After conquering the search world, Google is now pushing hard to be a major provider of business software, tackling longtime dominator Microsoft over productivity and collaboration apps. But does this company, most famous for free consumer-oriented offerings like search and basic apps, have what it takes to be taken seriously by business? Can you really rely on Google Apps?
Ken Godskind thinks so. The chief strategy officer at AlertSite moved his company's 45 employees to the Premier Edition of Google Apps in late 2008. He likes the fact that he gets not only e-mail but word processing, spreadsheets, a Web-based calendar, Web-based collaboration, Google Talk, and Google Video for $50 a year per user. That's a third or less of what he would pay to get the same from an internal, Microsoft-based environment.
And Godskind is not alone. A recent IDC survey shows that Google Docs is "widely used" in 20 percent of companies. (Google Docs is the set of word processing, spreadsheet, presentation, and calendar components of Google Apps.) And even some large organizations -- the latest being the city of Los Angeles and its 30,000 users -- are adopting Google Docs and the corporate version of Gmail. Chalk up yet more converts in Google's crusade to make itself, not Microsoft, the default choice for everything from word processing and spreadsheets to e-mail.
So far, many of the early takers have been smaller businesses that didn't need enterprise-level management and integration with other applications. But since the fall of 2008, when biotech giant Genentech became its first big-name enterprise customer, Google has rolled out features to lure other enterprises. These include client software to allow users to keep working while offline, Google Apps Sync for Microsoft Outlook (to let Gmail users work through the familiar Microsoft e-mail client), and Google Apps Connector for BlackBerry Enterprise Server so that mobile users can access Google Apps on their smartphones.
More than 400 Google Apps resellers provide advanced help such as data migration, training, and configuration, while independent developers fill the gaps in Google's enterprise offerings with tools to help manage directories, back up and restore data, and comply with regulations.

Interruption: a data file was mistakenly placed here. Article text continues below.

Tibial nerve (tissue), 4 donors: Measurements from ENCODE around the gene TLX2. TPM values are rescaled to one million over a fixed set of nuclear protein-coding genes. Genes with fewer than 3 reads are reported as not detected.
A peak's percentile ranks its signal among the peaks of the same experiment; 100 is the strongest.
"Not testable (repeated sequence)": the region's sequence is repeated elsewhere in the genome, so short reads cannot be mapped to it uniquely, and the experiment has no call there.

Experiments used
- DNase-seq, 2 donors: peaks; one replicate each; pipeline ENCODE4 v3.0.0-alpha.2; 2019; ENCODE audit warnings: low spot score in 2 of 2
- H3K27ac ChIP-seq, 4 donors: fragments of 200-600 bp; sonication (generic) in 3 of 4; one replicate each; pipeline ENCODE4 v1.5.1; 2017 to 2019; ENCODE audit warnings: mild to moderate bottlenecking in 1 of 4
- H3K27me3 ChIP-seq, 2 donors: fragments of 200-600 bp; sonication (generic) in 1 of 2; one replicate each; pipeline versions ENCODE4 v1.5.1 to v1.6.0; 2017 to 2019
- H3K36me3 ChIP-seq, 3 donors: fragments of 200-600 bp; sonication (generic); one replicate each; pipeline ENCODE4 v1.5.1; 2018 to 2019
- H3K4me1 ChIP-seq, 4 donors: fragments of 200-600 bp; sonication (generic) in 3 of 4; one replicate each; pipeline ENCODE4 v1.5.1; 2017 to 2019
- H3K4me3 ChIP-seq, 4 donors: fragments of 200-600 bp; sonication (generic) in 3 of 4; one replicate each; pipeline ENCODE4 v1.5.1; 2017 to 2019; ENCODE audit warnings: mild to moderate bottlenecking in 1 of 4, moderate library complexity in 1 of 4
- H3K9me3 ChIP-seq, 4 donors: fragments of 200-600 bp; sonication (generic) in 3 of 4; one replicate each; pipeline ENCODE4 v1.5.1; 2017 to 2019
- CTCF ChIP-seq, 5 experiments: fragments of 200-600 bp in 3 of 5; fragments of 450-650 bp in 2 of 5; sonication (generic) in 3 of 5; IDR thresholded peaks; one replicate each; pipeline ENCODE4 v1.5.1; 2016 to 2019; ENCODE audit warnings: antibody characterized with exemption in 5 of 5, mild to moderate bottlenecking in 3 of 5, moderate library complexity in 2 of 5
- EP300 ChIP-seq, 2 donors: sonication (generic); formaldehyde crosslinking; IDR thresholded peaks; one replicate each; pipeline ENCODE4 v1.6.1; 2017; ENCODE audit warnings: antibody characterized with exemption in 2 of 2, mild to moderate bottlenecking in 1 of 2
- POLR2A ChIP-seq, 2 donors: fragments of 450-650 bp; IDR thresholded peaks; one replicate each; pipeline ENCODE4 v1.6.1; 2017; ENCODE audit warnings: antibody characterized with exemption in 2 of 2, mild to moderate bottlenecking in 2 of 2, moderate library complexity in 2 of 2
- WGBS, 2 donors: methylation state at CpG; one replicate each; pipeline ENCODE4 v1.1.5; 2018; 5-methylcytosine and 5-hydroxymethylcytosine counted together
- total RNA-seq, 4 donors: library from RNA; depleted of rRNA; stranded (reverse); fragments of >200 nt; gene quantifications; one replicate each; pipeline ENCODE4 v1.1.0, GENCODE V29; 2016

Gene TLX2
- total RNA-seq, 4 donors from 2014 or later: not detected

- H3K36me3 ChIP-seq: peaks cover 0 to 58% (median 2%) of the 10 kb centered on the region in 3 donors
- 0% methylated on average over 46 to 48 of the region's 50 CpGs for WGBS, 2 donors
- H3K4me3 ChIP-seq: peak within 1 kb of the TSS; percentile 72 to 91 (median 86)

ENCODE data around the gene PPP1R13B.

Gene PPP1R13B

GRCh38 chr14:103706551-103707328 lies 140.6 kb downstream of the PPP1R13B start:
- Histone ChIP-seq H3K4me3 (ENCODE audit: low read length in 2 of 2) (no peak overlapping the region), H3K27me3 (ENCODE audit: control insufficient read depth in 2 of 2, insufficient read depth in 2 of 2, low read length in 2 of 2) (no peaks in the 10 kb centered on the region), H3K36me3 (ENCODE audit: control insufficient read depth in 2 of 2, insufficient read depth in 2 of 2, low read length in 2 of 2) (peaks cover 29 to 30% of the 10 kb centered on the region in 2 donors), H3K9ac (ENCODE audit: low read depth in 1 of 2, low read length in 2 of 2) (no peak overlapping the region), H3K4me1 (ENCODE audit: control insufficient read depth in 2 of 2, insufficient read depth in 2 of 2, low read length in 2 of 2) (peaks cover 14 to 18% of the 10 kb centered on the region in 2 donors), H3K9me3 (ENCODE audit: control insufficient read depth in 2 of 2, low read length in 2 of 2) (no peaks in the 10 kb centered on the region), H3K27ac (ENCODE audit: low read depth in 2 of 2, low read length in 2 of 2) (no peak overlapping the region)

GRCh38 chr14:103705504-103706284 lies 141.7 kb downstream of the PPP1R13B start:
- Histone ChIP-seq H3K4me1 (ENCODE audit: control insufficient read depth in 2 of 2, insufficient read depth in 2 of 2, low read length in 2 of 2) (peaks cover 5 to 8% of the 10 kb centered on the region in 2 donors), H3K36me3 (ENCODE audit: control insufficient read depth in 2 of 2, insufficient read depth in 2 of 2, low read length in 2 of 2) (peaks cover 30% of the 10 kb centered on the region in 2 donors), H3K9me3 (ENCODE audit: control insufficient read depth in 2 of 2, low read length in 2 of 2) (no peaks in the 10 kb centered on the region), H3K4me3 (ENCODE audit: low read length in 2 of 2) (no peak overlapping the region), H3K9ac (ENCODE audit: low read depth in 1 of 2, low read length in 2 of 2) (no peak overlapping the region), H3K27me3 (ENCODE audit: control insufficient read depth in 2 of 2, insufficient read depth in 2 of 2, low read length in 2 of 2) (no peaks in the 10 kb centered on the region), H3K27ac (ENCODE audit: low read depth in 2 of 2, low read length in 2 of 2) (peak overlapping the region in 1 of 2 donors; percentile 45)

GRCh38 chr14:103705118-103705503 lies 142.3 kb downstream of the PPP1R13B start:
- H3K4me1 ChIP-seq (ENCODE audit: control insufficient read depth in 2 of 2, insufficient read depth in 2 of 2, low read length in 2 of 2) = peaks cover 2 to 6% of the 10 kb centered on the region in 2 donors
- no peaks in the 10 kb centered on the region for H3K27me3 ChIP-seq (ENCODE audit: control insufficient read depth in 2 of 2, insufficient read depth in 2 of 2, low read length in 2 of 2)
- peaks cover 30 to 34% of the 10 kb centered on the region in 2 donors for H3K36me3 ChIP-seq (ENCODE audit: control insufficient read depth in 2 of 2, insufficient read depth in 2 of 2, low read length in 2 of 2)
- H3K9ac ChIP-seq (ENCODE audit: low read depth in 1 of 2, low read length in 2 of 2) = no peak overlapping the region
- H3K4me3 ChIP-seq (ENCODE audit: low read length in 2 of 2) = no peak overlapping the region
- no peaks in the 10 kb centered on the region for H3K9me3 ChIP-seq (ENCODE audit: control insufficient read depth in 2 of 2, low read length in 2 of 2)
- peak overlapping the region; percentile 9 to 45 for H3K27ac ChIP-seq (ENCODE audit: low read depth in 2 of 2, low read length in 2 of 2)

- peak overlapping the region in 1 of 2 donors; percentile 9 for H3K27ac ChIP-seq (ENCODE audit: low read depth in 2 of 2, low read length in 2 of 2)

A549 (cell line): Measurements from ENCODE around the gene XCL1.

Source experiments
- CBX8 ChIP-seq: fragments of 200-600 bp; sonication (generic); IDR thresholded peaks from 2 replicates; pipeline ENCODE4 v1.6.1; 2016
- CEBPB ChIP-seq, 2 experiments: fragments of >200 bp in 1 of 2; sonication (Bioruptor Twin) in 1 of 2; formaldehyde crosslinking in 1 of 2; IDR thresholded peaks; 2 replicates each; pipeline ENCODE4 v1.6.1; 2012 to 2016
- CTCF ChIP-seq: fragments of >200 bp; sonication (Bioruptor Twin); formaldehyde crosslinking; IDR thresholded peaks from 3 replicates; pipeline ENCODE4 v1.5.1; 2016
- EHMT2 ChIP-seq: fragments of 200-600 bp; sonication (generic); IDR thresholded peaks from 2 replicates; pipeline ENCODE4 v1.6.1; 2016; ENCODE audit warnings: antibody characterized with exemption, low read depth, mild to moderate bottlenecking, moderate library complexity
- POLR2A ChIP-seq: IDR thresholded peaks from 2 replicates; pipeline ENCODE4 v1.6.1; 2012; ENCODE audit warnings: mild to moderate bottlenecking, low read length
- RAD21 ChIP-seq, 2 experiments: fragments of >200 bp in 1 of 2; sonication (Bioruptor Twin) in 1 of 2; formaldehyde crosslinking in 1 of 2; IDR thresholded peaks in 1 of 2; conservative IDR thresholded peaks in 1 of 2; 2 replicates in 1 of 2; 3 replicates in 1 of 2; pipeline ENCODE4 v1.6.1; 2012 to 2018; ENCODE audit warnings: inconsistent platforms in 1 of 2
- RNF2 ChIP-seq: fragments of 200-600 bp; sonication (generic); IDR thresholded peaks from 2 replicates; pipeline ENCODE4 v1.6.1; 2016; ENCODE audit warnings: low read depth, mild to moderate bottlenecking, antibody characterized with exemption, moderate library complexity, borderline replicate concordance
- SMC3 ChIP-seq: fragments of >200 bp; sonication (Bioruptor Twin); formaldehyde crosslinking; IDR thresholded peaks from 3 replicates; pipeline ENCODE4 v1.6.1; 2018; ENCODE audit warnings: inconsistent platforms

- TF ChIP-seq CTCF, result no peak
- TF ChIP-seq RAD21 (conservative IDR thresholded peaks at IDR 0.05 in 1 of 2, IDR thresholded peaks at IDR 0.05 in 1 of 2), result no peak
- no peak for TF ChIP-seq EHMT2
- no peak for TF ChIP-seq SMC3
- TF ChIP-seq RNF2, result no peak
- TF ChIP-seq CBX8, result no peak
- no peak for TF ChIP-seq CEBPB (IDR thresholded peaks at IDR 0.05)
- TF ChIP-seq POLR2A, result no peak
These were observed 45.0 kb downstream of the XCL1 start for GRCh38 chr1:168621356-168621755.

Google's vision extends beyond the apps, into a new computing paradigm based on the cloud, in which apps might run on a netbook or smartphone powered by Google's Android rather than on a PC running Windows. The apps and data will sit on Google's servers, not in the customer's datacenter. No more management headaches, no more hardware and software to buy -- just blissful online collaboration and deep cost savings.
But not so fast. Users will have to learn a new interface and to share documents in the cloud rather than e-mail them back and forth. Someone has to migrate years of old e-mail and other data to the Google cloud. There are sometimes pesky issues linking Google Apps to legacy applications, mobile devices, and users who refuse to give up the familiar Microsoft Outlook e-mail client. Tech support isn't always up to enterprise standards. Then there are concerns over data privacy, security, and regulatory compliance, especially for larger companies that must follow strict data management rules.
But don't worry, says Google and its backers. With an R&D budget of more than $2 billion per quarter fueled by massive search advertising profits, Google will fix whatever's not right -- and probably sooner rather than later. That is, when it's not busy reinventing the operating system (with its pending, free Chrome OS), taking over the smartphone OS space (with its free Android OS), and maybe killing off the GPS navigation business by bundling (again, free) GPS and mapping with Android.